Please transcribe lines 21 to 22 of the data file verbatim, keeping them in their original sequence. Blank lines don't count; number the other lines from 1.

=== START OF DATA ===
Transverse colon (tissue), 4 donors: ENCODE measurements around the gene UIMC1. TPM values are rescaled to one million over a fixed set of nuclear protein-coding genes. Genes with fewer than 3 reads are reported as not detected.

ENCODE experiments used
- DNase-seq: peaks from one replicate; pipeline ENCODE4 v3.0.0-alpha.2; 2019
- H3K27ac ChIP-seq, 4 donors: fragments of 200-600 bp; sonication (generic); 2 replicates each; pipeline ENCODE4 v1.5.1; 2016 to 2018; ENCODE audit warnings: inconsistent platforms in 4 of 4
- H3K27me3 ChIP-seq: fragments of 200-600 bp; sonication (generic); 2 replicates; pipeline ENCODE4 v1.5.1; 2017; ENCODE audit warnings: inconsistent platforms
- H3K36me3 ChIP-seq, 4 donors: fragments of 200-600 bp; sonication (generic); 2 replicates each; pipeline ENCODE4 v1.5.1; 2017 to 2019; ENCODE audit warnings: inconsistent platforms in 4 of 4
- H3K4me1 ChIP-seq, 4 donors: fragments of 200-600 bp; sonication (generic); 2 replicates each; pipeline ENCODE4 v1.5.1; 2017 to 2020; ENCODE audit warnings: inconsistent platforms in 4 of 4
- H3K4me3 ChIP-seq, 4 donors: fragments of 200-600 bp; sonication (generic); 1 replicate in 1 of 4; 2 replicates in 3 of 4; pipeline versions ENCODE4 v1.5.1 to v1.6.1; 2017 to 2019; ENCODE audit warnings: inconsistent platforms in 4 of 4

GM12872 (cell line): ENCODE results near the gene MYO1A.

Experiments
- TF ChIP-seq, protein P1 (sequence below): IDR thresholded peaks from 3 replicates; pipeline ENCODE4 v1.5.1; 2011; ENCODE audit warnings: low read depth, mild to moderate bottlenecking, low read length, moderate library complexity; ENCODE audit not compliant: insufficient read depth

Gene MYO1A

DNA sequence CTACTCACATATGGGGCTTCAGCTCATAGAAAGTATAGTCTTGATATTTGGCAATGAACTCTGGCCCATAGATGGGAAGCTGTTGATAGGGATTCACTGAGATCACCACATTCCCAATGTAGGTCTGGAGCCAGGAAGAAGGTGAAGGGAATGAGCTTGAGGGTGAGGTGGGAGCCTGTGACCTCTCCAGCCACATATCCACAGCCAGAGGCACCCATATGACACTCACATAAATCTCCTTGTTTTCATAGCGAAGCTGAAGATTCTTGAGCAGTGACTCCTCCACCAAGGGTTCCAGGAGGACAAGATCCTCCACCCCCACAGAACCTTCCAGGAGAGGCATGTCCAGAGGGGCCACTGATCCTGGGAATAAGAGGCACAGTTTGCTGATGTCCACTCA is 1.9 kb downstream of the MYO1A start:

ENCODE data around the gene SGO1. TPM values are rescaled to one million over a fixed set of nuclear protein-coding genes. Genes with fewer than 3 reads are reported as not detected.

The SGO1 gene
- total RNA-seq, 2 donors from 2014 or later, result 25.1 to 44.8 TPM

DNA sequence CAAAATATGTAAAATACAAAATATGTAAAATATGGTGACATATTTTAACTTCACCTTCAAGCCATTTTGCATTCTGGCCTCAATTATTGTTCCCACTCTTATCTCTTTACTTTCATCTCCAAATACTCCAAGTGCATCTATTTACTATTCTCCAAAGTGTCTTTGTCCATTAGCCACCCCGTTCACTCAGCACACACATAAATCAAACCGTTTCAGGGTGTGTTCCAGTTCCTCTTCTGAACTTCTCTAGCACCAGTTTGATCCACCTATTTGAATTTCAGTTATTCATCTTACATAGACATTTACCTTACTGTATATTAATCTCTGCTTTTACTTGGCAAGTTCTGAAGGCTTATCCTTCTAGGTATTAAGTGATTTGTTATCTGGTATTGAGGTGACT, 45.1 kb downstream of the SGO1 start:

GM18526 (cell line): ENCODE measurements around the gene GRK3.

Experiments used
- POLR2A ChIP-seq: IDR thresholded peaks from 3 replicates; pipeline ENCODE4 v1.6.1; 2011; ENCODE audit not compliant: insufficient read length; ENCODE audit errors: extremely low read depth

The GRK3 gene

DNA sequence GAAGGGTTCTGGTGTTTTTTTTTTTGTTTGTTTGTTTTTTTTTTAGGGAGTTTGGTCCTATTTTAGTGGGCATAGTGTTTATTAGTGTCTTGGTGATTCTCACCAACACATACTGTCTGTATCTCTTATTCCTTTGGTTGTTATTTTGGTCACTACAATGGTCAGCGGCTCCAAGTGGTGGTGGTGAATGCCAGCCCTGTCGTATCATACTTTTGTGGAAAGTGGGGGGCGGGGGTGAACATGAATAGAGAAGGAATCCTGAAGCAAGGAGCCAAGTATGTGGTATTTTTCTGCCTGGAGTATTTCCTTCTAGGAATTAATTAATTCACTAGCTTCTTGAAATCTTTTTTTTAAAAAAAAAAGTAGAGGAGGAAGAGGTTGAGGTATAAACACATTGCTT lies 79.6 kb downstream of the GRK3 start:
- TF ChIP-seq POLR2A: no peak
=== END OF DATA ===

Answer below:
The GRK3 gene

DNA sequence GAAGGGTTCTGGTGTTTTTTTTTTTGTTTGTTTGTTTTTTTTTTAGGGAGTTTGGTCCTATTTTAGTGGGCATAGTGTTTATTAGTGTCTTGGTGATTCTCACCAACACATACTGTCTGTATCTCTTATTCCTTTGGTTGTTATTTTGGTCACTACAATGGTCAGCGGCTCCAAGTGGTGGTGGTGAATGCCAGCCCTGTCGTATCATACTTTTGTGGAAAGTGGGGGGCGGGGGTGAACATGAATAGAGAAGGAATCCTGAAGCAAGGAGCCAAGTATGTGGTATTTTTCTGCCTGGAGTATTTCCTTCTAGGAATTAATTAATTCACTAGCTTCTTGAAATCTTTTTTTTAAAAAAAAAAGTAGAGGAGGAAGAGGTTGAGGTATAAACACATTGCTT lies 79.6 kb downstream of the GRK3 start: